bone
11
Falls and osteoporotic fractures
12
Type of fall is important
MOVIE
13
Modifiable fall-related risk factors
Eyesight
Crude RR risk of hip fracture
EPIDOS (Dargent-Molina Lancet 1996)
  • Fall risk and BMD
  • Study of 150 women (mean age 78 yrs) at SGH
  • Improvement in VA with pinhole
  • 28 in one eye
  • 11 in both eyes Durward et al Lancet 1999

14
Modifiable fall-related risk factors
Eyesight - cataracts
15
Modifiable fall-related risk factors
Eyesight - cataracts
306 women
Surgery
Expedited 4 weeks
Routine 12 months
Harwood et al B J Opth 2005
16
Modifiable fall-related risk factors
Eyesight - cataracts
During 12 months follow-up Falling - reduced
by 34 in operated group (rate ratio 0.66 95
CI 0.45 to 0.96 p 0.03) Fractures - 3
in operated group vs 8 in controls (p0.04)
Harwood et al B J Opth 2005
17
Physical activity and fall reductionsThai Chi
18
Environmental measures and falls reductions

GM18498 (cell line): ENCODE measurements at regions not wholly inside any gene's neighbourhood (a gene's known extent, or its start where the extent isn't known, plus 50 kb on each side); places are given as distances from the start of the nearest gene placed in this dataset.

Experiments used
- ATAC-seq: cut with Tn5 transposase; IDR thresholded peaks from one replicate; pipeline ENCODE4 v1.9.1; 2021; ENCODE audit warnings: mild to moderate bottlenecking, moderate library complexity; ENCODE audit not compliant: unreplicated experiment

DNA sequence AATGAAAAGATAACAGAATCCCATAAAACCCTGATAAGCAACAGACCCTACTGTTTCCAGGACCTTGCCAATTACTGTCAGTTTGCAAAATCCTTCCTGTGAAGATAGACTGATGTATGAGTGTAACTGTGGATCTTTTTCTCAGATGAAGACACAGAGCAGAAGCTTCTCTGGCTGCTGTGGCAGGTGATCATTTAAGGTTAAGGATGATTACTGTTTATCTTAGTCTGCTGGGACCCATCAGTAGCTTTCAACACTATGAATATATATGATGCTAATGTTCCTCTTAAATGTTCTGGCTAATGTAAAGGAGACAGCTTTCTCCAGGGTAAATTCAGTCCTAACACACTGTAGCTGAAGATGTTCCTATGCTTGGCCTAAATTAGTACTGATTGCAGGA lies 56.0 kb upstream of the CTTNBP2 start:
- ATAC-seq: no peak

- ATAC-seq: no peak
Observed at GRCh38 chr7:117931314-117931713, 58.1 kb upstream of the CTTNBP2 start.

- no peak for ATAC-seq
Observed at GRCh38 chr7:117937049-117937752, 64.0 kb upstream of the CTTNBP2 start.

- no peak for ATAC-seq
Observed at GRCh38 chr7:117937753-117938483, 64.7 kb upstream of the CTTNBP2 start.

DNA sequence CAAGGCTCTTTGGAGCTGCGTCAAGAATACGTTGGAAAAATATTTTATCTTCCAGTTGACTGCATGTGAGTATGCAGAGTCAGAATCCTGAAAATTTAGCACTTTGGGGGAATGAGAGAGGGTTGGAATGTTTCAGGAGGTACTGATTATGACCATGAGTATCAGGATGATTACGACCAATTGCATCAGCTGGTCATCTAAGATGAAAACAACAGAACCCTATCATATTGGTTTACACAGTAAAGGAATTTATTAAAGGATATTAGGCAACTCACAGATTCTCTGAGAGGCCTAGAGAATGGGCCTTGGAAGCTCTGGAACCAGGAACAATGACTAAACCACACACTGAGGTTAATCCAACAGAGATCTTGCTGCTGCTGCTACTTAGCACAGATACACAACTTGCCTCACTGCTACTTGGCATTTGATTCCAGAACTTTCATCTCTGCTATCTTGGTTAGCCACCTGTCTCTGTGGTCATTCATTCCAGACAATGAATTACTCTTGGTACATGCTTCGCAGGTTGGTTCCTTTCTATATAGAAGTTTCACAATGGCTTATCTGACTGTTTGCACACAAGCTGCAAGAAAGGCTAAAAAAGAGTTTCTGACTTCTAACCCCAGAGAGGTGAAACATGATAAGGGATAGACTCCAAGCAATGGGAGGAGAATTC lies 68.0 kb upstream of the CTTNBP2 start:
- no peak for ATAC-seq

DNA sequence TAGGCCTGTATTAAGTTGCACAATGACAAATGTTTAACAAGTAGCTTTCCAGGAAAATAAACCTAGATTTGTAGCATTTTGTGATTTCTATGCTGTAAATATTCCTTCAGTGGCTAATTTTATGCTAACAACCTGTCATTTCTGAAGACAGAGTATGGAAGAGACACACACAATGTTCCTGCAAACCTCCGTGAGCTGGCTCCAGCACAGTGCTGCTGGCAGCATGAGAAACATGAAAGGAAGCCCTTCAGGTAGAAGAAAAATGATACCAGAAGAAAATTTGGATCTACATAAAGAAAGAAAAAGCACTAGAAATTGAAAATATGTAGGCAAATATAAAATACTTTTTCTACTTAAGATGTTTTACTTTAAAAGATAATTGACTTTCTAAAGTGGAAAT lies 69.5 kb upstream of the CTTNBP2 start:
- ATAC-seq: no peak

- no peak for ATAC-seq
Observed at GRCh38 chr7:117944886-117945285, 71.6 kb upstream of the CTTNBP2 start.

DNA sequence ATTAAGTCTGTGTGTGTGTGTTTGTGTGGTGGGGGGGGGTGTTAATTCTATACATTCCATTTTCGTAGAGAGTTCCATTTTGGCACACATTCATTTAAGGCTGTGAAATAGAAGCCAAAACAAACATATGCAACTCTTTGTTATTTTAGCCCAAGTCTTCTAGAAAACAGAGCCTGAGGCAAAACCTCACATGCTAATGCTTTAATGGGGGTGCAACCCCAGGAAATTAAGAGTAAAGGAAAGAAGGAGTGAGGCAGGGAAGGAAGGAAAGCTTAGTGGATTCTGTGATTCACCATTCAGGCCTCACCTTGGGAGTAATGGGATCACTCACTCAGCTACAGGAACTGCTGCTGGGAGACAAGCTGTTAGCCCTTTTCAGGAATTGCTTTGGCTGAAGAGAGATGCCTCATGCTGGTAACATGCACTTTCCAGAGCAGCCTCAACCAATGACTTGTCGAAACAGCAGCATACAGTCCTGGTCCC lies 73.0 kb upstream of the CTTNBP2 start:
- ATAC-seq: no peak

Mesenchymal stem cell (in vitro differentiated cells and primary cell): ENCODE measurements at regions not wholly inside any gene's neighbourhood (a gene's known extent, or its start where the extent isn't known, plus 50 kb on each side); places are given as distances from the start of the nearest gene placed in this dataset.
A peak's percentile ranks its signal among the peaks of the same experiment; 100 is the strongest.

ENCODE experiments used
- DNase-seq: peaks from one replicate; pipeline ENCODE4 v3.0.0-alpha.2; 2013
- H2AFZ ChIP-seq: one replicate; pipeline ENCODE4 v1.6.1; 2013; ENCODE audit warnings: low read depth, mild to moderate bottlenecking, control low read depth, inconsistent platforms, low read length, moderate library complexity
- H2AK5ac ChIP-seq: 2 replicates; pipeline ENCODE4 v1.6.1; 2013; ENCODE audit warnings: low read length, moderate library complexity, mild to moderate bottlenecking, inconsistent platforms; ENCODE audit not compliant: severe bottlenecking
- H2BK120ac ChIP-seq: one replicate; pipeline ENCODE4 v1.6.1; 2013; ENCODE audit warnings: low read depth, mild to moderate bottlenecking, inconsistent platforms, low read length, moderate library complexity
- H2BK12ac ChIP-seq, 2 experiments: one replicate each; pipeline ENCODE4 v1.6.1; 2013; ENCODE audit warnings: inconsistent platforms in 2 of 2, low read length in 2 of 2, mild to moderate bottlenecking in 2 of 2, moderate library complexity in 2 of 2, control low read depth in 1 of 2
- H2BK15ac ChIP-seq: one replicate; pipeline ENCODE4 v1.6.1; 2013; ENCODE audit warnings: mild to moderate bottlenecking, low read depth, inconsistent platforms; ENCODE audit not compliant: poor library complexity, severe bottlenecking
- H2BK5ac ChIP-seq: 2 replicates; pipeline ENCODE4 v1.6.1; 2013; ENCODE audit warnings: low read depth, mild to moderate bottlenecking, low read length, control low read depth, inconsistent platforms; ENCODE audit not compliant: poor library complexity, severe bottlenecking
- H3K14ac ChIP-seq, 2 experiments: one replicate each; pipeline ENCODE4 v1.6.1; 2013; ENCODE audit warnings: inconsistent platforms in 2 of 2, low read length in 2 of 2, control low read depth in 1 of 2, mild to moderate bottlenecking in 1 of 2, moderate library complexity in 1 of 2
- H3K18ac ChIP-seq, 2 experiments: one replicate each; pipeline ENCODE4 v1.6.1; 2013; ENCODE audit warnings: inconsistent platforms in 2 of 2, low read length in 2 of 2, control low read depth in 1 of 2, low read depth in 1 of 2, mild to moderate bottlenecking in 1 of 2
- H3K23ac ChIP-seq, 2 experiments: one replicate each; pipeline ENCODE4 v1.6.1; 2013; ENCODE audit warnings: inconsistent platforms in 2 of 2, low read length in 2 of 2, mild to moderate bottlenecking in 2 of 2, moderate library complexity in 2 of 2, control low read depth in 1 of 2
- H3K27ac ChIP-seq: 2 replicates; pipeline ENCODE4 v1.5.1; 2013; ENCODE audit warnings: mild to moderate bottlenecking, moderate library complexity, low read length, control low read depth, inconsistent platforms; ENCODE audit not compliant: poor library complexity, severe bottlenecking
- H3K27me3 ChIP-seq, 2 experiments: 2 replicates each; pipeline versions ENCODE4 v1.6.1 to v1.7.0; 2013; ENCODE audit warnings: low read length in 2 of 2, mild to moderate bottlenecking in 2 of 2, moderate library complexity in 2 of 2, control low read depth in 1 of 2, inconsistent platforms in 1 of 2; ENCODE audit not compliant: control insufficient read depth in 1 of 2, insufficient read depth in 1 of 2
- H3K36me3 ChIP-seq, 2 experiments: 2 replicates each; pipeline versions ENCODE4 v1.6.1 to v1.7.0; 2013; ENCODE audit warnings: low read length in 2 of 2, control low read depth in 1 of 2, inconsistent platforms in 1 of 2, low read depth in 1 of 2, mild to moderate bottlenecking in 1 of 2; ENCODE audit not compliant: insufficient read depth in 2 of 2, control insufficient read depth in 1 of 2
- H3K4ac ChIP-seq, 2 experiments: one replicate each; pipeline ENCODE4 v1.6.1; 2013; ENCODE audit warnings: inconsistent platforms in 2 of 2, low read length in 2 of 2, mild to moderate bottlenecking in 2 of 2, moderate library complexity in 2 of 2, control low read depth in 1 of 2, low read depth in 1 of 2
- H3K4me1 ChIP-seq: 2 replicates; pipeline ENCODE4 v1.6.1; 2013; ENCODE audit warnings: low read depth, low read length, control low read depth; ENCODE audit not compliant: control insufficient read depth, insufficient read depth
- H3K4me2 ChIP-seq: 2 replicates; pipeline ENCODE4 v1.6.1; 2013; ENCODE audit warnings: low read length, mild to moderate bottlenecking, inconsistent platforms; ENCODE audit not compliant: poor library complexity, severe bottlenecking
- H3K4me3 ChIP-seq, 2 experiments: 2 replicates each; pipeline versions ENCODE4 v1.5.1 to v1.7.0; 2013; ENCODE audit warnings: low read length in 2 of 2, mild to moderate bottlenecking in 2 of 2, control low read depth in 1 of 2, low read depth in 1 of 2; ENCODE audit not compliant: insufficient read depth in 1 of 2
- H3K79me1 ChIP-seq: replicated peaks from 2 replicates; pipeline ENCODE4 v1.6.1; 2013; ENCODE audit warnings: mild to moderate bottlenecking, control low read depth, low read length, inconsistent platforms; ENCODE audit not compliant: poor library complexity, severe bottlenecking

19
Reducing risk of falling and fractures
  • Patient specific measures
  • Multiple risk factor intervention

20
Pathogenesis of osteoporotic fractures
Neuromuscular function Environmental hazards Time
spent at risk
Risk of fall Force of impact Strength of
bone
Type of fall Protective responses Energy
absorption
Risk of fracture
Bone mineral density Geometry of bone Quality of
bone
21
Variables determining bone strength
  • Bone density
  • Bone turnover
  • Bone quality
  • Bone architecture
  • Bone mineralisation
  • Bone cell apoptosis
  • Bone size
  • Bone geometry

22
Variables determining bone strength
  • Bone density
  • Bone turnover
  • Bone quality
  • Bone architecture
  • Bone mineralisation
  • Bone cell apoptosis
  • Bone size
  • Bone geometry

23
Changes in bone density with age
Attainment of peak bone density
Maintenance of bone density